JAMA 2012;307:1959-69 [PubMed® abstract]
More evidence that probiotics can help prevent diarrhoea associated with antibiotics has emerged from a meta-analysis of randomised trials. The authors found 82 trials after a systematic search but only 63 reported how many people took the probiotics, how many took the control treatment, and how many developed diarrhoea. Across these 63 trials, probiotics were associated with a 42% reduction in the risk of diarrhoea (relative risk 0.58, 95% CI 0.50 to 0.68; number needed to treat 13, 10.3 to 19.1).
Most trials tested probiotic preparations containing lactobacilli, alone or in mixed cultures. The effect looked consistent in multiple different analyses, including two confined to high quality trials and another that looked specifically at adults taking antibiotics for Helicobacter pylori infections (the most commonly reported indication). The authors are confident their results are as robust as they can be given the generally poor quality of the evidence base.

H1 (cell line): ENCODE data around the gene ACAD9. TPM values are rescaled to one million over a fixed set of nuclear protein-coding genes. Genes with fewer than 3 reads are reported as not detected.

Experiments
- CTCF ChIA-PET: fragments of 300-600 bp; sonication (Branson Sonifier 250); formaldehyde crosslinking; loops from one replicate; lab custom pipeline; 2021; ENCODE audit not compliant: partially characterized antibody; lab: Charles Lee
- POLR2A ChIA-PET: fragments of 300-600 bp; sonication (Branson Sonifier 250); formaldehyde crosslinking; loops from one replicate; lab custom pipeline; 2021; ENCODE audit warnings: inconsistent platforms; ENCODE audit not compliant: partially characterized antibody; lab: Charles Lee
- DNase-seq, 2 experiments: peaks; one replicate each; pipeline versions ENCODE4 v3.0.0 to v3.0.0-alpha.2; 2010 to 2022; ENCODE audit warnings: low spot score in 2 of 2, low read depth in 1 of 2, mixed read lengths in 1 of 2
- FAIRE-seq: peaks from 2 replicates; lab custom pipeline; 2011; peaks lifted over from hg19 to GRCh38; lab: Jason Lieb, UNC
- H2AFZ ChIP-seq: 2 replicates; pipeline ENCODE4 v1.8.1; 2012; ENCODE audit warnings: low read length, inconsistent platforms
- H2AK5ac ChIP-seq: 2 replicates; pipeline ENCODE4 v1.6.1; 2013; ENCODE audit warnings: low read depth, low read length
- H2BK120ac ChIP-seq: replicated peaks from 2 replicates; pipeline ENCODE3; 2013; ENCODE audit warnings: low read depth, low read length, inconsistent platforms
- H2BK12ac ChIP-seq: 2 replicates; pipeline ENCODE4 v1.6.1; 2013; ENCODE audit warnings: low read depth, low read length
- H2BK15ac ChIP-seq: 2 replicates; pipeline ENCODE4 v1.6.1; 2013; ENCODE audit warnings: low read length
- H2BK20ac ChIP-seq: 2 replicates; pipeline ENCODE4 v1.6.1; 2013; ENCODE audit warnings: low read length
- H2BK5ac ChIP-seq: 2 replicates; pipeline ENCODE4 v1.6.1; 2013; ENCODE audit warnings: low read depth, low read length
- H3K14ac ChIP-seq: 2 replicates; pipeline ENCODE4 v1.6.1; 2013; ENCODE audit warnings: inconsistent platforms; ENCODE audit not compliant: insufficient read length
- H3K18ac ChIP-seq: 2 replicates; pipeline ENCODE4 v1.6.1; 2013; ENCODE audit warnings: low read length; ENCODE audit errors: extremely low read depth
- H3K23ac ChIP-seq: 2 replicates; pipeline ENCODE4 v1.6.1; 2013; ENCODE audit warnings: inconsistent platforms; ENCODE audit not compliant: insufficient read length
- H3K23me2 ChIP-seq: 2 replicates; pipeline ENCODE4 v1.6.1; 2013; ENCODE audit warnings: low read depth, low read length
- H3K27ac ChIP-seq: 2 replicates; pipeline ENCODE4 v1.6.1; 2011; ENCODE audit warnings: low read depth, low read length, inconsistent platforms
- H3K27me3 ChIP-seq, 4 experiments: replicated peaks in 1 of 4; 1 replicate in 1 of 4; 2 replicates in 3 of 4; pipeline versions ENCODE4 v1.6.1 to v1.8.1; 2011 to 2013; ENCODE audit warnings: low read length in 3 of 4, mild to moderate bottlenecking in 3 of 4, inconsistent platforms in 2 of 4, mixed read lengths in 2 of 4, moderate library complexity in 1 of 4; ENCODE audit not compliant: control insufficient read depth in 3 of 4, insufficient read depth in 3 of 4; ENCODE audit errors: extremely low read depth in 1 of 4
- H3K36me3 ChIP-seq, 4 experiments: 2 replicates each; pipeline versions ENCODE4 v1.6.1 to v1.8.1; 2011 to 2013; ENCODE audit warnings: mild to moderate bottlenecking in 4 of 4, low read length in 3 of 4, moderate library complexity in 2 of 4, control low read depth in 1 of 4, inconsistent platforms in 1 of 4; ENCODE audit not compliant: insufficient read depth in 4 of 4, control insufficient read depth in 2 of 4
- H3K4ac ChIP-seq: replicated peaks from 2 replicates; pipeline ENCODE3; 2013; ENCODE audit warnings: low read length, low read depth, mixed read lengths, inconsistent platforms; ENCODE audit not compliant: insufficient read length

Most trials were underpowered and badly reported. It is still hard to know the precise mix of micro-organisms that is likely to work best and the characteristics of patients most likely to benefit. Details of the antibiotics being taken were missing from many trials, as were reliable assessments of side effects. Still, we have enough encouraging evidence to justify further research to fine tune these results, say the authors. Diarrhoea associated with antibiotics is common and can be life threatening.